Beginning in 2015, the University of North Dakota Writers Conference will benefit from an annual commitment of $35,000, thanks to an estate gift from the late Alice Carlson. UND Provost and Vice President for Academic Affairs Tom DiLorenzo announced the funding during the Founders Day banquet while honoring the Department of English for earning the UND Award for Departmental Excellence in Service.
“The UND Writers Conference is an important learning experience for students and the wider campus community, as well as Grand Forks community members and those from the region. I’m grateful to Alice Carlson, whose experience at the UND College of Arts & Sciences was so positive that she wanted future generations to have similar learning opportunities,” said Debbie Storrs, dean of the UND College of Arts & Sciences. “It provides an important foundation upon which we can build as we work with faculty in English and friends of the College to raise additional gifts to fund this important conference.”
“The UND Writers Conference and the Department of English would like to express our immense gratitude to Alice Carlson for the gift that she has given. We are very proud of our tradition and our contribution to literary history. From our point of view, Alice Carlson’s gift to the UND Writers Conference demonstrates the importance of literature, the College of Arts & Sciences, and the liberal arts to UND, as well as the broader community. While we have always thought that the UND Writers Conference is a valuable and unique experience, this gift validates our beliefs that the UND Writers Conference is a valuable and unique experience,” said Crystal Alberts, who directs the UND Writers Conference and is a Department of English faculty member.
Alberts said the UND Writers Conference has provided free and open access to the literary arts not only to the students, faculty, and staff of UND, but also to the people of Grand Forks and throughout the region. “It is unlike any other literary event that we know of in the United States (and authors often tell us so), and it creates a unique experience for all of those who attend,” she said.
There is still a need for additional funding, said Alberts, such as increasing the endowment that honors UND Writers Conference founder John Little. Donors can contribute to the John Little Memorial Endowment at https://www.undalumni.org/writers. In addition, a John Little fundraising dinner for the UND Writers Conference will be held on March 31, 2014, at Sanders (https://www.undalumni.org/writersconference). For more information on the dinner, contact Tanya Butler at firstname.lastname@example.org. For more information about the UND Writers Conference contact Crystal Alberts at email@example.com or visit our website at www.undwritersconference.org.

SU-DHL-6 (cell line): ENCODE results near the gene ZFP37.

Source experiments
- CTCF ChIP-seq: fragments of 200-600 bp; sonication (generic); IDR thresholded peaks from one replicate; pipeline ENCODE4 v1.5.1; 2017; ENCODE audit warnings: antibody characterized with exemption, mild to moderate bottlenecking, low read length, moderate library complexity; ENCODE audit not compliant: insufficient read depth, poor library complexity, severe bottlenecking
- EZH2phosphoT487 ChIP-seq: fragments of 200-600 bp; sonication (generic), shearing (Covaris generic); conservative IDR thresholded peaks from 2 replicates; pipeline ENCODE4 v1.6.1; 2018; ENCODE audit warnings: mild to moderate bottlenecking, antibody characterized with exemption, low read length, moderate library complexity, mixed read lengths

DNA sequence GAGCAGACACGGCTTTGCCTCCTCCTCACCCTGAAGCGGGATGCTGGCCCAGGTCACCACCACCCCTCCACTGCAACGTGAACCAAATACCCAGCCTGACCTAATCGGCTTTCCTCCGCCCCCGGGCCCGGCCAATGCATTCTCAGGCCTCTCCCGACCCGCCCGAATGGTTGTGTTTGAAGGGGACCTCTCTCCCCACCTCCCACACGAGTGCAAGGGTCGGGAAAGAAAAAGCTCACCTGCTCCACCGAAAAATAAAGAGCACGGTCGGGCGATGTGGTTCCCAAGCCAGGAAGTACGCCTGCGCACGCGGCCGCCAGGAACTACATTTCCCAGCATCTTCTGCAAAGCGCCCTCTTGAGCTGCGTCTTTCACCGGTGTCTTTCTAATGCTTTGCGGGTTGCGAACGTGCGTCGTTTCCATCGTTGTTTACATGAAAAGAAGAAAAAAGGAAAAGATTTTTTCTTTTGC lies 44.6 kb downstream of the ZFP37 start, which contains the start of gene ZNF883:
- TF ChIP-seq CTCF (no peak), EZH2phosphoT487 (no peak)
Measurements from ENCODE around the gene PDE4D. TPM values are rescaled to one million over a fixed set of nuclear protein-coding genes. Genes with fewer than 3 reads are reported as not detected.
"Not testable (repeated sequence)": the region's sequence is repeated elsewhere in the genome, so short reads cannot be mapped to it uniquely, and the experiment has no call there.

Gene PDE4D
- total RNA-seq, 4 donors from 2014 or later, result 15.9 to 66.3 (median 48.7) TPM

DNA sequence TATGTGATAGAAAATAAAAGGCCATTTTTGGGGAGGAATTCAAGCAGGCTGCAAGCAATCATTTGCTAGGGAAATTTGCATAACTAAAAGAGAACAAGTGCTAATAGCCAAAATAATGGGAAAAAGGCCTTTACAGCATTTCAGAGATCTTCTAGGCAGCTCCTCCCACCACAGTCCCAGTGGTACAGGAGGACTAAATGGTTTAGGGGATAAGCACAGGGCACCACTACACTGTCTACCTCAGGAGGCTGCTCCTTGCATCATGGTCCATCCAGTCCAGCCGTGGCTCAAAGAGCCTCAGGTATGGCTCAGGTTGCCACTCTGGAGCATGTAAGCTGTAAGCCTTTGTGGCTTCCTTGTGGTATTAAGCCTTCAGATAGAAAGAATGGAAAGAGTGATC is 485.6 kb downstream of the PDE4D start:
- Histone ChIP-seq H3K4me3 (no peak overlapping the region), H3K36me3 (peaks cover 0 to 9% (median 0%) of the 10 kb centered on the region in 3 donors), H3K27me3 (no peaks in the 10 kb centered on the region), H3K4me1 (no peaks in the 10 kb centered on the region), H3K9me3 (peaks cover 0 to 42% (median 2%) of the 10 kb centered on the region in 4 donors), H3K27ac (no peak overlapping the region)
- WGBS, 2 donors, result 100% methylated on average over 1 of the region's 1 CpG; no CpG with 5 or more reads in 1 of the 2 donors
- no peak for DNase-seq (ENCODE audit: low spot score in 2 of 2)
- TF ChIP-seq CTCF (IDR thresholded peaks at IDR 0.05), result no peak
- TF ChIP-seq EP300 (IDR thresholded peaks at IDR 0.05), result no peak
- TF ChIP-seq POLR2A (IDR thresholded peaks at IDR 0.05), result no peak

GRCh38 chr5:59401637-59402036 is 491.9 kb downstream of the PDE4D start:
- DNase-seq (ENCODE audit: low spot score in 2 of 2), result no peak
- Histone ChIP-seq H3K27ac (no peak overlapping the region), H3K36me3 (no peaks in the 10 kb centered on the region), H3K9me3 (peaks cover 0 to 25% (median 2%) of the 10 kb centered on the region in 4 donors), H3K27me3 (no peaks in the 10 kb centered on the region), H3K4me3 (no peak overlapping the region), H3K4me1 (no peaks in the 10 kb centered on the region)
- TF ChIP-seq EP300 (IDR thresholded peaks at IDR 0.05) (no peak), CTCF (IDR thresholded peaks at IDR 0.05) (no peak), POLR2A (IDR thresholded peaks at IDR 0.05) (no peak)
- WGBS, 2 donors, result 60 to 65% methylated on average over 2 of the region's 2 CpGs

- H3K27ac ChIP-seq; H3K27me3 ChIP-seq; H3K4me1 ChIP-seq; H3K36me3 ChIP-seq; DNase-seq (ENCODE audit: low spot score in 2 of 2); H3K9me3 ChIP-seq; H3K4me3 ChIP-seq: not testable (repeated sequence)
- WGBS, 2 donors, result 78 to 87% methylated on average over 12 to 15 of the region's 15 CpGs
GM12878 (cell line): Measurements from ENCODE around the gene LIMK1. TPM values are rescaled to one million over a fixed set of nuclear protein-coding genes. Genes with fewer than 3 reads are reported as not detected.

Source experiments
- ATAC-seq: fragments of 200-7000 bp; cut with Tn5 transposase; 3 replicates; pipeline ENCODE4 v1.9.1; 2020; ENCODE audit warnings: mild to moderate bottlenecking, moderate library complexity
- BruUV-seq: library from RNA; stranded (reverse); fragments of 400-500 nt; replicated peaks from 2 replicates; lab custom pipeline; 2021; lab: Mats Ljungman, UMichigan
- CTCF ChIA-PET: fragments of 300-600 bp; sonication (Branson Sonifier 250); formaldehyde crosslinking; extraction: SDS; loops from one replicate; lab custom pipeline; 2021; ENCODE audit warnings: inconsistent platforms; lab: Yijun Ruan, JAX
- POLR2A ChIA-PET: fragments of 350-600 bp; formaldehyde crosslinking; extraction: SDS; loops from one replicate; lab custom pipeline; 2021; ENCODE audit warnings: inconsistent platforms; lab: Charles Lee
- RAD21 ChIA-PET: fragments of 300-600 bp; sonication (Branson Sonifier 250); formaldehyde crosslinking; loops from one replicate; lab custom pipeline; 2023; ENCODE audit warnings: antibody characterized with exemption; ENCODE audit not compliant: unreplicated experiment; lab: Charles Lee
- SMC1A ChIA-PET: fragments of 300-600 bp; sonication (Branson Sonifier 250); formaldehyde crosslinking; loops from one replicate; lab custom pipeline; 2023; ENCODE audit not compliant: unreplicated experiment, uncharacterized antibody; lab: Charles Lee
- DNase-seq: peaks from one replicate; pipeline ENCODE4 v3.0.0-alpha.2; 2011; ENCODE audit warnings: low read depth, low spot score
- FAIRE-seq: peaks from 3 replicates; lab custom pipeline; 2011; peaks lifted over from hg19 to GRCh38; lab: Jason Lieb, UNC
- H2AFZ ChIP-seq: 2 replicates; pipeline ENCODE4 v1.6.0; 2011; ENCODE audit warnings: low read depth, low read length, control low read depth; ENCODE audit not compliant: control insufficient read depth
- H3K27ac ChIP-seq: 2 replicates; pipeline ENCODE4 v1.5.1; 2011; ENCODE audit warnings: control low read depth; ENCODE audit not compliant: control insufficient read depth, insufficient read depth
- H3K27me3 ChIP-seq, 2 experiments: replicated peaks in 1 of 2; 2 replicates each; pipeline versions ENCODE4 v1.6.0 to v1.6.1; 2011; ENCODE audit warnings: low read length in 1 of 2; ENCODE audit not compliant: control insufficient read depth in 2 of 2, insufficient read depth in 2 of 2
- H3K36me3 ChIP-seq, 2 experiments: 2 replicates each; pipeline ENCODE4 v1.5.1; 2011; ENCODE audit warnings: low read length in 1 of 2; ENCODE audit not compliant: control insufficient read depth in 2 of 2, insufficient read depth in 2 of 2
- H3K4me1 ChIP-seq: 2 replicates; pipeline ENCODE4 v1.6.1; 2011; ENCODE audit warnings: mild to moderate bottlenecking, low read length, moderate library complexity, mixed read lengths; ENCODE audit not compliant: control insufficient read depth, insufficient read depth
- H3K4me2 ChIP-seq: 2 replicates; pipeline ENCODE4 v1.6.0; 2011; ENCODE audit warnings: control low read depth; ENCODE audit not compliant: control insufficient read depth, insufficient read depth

The 45th Annual UND Writers Conference, “Imagine: A Literary Festival on the Prairie,” is set to take place April 2-4 at the North Dakota Museum of Art, and will feature authors such as three-time United States Poet Laureate Robert Pinsky and UND alumnus Brian Maxwell. Joining Pinsky and Maxwell this year are authors Jessica Lott, Geoff Dyer, Sarah Leavitt and Colson Whitehead.
About Alice Carlson, 1907-2012
Born in Aneta, N.D., Jan. 4, 1907, Alice Lillian Carlson (nee Retzlaff) attended Aneta High School before graduating from what is now UND’s College of Arts & Sciences in 1927. After graduation, she moved to New York City, where she worked at Columbia University Teacher’s College until 1935, when she married Arnold W. Carlson. The couple lived in New York, where he worked for Time Inc, retiring as Vice President and Controller of Time Inc. Arnold passed away in 1985.
Alice passed away Oct. 21, 2012, at the age of 105.
The UND Writers Conference
The UND Writers Conference began in 1970, when the late John Little, then a new faculty member in the Department of English, organized the Southern Writers Conference of the Arts with some of his friends. Funded by the College of Arts & Sciences as well as by some of the visiting writers themselves, the conference was so successful that it became an annual event.
A University event organized by faculty, staff, and students from the Department of English, the conference quickly gained community and regional appeal to become one of North Dakota’s signature cultural events.
Now in its 45th year, the UND Writers Conference enjoys a national reputation. Writers regard it as one of the best-run, most interesting events of its kind, especially because of its strong public audiences, attracted by its free and open format.
Peter B. Johnson
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